Myanmar’s military crackdown on protestors is sending shock waves throughout the Asian nation. The UN Special Envoy for Myanmar urged the UN Security Council to consider “potential significant action” in Myanmar to prevent the country from falling into a civil war. The organization also called for a complete reversal of the February 1 military coup and the restoration of the country’s democratically elected government. CNN reports that at least 550 people have been killed by Myanmar’s military in the aftermath of the coup.
According to NPR, two months after the coup, protesters are still defying the military. Several thousand refugees have fled the violence to safety across the Salween River into Thailand and India. Authorities in both countries have tried to block new arrivals, fearing that the steady flow may become a flood if unrest in Myanmar worsens, The Guardian reports. UN officials warn that Myanmar is on the verge of becoming a failed state if action is not taken soon. The UN also issued a warning to Thailand and India that it is illegal under international law to refuse or block refugees seeking asylum.
For decades, Myanmar was governed by military elites. However, in 2008, a new constitution was introduced, creating 14 new state and region governments and parliaments, with the promise of a democratic state. Democratization in Myanmar meant transforming a top-down, autocratic regime into a system that is responsive to the needs and aspirations of democratic constituencies at many levels, reports The Asian Foundation. The coup returned the country to full military rule after a short span of quasi-democracy that began in 2011, The New York Times says.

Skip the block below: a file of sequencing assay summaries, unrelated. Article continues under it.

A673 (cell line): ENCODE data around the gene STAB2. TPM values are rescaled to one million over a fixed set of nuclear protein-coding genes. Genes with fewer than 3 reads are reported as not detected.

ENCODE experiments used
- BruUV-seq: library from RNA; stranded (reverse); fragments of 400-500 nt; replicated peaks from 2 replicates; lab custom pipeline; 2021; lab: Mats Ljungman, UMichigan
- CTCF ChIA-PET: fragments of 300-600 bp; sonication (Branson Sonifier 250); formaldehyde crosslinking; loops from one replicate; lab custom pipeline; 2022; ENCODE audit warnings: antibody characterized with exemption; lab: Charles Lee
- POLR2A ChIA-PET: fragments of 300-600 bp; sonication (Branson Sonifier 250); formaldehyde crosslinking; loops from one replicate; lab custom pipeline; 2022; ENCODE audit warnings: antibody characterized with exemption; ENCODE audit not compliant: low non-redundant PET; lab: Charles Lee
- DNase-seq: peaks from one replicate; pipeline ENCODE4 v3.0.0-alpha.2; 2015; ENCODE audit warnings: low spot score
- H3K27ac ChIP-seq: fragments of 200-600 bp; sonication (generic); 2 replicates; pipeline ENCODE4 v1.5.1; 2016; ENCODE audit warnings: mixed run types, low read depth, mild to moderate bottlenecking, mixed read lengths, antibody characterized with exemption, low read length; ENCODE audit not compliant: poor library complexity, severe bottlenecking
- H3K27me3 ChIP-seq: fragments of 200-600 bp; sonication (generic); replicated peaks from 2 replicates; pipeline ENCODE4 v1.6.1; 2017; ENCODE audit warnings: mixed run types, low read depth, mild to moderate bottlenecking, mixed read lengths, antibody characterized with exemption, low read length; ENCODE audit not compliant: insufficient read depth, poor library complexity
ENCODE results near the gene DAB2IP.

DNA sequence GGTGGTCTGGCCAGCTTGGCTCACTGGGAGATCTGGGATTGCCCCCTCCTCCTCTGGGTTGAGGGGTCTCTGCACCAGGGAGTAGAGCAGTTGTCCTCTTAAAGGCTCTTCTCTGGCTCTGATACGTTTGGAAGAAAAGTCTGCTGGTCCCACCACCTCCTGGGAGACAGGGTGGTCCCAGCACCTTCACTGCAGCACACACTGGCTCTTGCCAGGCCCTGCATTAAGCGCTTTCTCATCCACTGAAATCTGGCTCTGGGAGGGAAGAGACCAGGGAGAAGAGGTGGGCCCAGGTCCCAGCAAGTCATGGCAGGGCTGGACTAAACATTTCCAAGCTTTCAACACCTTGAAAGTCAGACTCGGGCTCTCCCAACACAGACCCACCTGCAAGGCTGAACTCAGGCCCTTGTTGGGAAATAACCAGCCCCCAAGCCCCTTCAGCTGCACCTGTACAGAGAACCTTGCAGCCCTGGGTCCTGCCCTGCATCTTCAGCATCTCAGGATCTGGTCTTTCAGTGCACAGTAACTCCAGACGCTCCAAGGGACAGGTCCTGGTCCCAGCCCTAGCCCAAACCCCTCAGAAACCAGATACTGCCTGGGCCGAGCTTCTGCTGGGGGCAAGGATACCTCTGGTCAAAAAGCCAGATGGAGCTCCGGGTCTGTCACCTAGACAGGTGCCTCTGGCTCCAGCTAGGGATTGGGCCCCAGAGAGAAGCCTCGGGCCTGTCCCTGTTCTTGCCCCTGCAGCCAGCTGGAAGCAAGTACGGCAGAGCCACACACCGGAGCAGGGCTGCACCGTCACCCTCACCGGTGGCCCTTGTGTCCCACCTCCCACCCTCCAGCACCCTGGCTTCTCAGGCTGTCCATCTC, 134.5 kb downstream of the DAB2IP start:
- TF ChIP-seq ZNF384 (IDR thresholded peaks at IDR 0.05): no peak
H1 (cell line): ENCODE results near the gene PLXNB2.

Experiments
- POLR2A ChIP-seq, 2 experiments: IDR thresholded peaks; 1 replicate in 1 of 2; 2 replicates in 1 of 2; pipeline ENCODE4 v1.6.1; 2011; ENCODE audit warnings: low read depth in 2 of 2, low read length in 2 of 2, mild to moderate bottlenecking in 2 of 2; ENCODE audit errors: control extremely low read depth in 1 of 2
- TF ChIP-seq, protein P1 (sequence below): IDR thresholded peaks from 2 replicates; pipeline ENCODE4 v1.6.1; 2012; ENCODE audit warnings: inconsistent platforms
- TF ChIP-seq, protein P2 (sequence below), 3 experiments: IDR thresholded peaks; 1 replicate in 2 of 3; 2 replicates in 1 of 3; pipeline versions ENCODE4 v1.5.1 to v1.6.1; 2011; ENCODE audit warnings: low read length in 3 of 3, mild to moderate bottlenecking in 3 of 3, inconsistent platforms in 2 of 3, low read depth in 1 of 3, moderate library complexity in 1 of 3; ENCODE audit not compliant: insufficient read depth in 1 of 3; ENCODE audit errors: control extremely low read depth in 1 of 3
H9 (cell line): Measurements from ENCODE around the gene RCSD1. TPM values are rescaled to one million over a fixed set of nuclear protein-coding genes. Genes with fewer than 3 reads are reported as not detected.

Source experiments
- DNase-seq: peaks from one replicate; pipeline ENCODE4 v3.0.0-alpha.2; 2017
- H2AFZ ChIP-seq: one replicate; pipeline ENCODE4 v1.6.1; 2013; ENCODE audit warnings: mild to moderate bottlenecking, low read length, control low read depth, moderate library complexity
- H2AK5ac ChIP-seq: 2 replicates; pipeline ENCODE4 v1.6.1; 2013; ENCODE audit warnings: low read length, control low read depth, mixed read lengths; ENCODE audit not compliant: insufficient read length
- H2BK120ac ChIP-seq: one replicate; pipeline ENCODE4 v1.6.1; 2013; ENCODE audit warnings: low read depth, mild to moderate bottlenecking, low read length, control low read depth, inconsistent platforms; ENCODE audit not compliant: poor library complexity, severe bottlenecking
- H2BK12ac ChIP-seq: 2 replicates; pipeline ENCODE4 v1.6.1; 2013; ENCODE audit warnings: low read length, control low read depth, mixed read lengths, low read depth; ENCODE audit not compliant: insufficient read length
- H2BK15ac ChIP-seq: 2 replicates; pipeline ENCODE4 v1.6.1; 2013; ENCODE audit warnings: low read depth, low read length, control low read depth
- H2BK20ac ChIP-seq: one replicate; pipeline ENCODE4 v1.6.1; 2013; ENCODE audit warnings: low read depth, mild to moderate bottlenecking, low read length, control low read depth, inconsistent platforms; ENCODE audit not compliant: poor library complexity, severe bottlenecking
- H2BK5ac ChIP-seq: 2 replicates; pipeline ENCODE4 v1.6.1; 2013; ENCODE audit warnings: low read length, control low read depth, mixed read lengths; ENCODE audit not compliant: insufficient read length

As protesters continue to challenge the military and fears of a civil war linger, some in the region are preparing to assist the refugees. At least three fully armed ethnic minority groups with a history of guerilla warfare against the government are vowing to join the fray if violence by the military continues. CBS News reports that the U.S. and other countries have condemned the military junta running Myanmar, with the Biden administration announcing a complete suspension of trade with the country. However, the generals remain undeterred and continue to be supported by China and Russia. Women and children have been killed in their homes by state-sponsored violence meant to deter civil disobedience. The UN is urging the world to isolate Myanmar’s military generals and block their access to weapons. As both sides are unwilling to back down, observers fear that more bloodshed is inevitable.
In a rare show of unity, all 15 members of the UN Security Council called for continued support for the democratic transition in Myanmar. The Council stressed the need to refrain from violence and respect human rights. UN secretary-general Antonio Guterres called the coup unacceptable and urged the international community to protect democracy in Myanmar.
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